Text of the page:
The companies expect the deal could close by the end of June. The registration statement for the units to be issued in the merger was filed March 22. Shares of Berry Petroelum were gaining 0.6% to $48.18 while LinnCo was falling 15 to $42.08. The deal requires the approval of shareholders of Berry, LinnCo and Linn. Some arbs following the transaction do not see any issues with it closing. The merger does require the approval of the Federal Energy Regulatory Commission. Berry has electric generation in California that powers its own operations, but the company also sells energy to utilities and so FERC has to approve the change of control. The deal spread has been wide since the transaction was announced because LinnCo units cannot be readily borrowed for short sales. As a consequence, risk arbitrageurs cannot easily hedge the deal to capture the spread. Also, since LinnCo is an LP, funds holding the shares on the deal close face a tax difficulty because their investors become liable for individual taxes related to the LinnCo units. So funds would shy away from owning LinnCo, but if the deal can be traded they could hold a position until shortly before the close and unwind it prior to actually owning LinnCo. If LinnCo could be shorted, another issue is the relatively high dividend LinnCo pays: about 73 cents a quarter.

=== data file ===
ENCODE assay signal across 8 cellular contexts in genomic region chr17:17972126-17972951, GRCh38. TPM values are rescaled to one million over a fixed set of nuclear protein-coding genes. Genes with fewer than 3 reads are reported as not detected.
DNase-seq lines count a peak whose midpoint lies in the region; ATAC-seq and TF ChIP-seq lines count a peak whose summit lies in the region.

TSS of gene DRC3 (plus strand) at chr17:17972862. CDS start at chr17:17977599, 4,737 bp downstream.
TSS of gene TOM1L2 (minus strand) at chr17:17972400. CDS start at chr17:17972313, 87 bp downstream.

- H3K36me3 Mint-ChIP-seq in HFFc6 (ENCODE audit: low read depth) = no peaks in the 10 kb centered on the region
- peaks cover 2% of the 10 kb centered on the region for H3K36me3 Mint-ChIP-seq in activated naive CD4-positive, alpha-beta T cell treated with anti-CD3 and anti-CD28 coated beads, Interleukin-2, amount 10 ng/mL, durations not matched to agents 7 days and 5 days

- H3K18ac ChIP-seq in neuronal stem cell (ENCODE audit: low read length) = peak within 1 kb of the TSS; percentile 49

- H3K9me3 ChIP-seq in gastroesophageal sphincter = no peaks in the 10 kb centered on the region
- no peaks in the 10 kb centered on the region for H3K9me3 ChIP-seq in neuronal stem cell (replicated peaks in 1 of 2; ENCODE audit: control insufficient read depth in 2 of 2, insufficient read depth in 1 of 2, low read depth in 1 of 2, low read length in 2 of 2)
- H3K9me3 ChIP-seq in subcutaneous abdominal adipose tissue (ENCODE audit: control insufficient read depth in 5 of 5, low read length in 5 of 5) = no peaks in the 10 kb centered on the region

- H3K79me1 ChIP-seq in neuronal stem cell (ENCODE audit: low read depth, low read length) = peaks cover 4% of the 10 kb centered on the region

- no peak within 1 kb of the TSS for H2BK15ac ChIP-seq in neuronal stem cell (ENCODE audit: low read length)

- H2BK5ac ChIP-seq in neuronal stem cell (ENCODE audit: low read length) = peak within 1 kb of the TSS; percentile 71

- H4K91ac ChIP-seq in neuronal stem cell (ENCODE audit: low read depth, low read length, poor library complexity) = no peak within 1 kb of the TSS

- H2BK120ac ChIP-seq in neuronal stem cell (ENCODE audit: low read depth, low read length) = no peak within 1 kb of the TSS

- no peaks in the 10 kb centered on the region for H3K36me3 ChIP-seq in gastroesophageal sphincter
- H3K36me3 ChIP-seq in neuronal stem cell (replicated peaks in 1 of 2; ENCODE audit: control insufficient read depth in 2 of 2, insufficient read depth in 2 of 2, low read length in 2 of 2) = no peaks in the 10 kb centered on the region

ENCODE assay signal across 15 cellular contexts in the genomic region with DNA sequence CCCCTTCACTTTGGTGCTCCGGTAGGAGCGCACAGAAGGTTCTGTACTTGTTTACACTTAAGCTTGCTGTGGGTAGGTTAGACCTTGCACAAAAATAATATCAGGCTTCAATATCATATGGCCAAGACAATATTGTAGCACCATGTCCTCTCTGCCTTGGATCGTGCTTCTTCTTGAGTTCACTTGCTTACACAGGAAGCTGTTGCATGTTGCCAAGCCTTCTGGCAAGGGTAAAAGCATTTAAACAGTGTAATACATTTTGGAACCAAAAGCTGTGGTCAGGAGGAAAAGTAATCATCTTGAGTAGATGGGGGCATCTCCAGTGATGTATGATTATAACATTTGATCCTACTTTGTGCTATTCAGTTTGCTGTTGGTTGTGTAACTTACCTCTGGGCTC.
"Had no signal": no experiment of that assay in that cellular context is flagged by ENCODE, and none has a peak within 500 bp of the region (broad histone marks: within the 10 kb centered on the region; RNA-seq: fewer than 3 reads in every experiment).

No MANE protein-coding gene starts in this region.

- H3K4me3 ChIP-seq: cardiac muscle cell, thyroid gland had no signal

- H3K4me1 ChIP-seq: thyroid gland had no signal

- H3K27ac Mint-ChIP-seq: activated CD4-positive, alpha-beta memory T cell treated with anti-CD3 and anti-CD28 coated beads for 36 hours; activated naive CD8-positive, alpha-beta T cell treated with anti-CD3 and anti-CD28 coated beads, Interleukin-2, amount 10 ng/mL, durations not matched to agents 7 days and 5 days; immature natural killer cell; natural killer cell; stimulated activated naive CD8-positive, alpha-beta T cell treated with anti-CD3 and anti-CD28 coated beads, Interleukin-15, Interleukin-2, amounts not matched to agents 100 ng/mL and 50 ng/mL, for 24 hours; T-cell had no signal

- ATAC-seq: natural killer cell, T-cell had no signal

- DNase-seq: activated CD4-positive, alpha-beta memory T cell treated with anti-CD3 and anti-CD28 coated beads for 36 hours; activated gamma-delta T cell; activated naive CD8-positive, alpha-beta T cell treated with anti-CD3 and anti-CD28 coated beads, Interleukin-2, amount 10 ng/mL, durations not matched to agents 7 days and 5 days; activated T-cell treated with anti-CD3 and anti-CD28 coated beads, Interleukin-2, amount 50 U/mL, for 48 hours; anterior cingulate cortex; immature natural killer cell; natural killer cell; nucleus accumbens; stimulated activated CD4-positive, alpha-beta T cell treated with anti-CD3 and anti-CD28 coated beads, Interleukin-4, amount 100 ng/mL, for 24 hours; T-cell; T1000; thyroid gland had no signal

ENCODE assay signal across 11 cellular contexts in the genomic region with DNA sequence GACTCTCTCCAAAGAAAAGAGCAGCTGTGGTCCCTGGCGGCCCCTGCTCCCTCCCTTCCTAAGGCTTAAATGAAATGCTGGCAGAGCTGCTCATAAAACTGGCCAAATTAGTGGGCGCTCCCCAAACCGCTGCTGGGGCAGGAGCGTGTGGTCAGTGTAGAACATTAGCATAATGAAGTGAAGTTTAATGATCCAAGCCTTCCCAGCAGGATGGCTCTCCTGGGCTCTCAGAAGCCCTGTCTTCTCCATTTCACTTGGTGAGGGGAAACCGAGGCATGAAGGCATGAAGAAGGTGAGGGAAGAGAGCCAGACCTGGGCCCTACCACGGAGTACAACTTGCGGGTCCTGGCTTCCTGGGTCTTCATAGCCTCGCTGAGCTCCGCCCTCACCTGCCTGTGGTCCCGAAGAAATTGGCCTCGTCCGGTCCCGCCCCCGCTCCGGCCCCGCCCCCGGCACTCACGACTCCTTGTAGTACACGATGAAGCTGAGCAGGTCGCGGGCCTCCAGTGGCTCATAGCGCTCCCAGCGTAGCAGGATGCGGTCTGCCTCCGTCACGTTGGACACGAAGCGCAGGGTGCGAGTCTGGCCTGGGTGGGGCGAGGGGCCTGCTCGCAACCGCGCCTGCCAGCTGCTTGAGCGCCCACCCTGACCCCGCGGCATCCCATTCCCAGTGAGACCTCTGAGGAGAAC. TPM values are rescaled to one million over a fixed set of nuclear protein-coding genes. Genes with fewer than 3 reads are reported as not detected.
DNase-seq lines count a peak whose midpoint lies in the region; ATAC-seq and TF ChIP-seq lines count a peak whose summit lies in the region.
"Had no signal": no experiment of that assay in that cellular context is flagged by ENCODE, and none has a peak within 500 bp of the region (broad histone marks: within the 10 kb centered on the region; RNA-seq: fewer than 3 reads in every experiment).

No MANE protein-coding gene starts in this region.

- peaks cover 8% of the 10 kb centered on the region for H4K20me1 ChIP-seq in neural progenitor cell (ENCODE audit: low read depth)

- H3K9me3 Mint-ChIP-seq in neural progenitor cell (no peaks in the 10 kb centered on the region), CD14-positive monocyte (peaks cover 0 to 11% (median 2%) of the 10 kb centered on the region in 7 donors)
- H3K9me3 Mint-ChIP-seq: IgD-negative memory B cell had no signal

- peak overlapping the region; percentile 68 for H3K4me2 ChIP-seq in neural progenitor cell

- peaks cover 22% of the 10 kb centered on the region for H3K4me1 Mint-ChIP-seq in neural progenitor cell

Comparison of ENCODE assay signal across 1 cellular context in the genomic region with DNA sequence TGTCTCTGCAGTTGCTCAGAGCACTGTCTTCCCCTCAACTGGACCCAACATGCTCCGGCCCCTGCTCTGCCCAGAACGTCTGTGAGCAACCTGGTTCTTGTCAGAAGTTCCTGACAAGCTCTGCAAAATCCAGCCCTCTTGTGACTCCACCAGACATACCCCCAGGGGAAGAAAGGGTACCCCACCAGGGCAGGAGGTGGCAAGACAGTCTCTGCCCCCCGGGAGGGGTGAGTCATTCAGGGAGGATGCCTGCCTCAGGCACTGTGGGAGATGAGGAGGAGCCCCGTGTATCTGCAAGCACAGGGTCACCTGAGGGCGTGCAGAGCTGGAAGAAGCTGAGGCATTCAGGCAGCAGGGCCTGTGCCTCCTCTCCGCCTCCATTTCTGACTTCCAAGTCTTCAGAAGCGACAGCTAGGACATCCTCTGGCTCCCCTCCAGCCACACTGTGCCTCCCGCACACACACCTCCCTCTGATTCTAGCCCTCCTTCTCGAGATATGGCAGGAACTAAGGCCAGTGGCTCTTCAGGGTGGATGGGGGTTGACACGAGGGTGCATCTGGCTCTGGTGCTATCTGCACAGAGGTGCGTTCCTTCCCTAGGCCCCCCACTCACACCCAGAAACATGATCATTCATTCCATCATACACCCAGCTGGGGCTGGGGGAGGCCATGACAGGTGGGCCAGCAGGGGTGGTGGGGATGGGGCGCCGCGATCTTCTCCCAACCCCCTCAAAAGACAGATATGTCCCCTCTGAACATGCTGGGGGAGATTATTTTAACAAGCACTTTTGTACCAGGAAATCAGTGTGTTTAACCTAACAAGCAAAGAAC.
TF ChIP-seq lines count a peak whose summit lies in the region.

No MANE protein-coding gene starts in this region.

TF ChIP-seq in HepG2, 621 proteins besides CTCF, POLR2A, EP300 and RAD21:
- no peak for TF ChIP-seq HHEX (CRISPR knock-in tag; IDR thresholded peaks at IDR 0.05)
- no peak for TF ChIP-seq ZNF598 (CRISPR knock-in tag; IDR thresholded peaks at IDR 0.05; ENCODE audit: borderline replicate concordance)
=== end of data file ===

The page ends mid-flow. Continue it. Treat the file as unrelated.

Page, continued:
When the Berry deal spread was $2 and change following the deal announcement, this all seemed academic. But in recent weeks, the spread has grown wider. In recent days Berry has traded at a spread of about $5.20, without regard for the LinnCo dividend, to the value of the stock swap.
At a spread of $5, just going long Berry has some prospects, another arb said. LinnCo shares would have to decline about $4, or 9%, between now and the deal close before being long Berry produced a loss, the arb said. At its current price, LinnCo offers about a 7% dividend yield, which should offer support to the shares, he said. Written by Scott Stuart in New York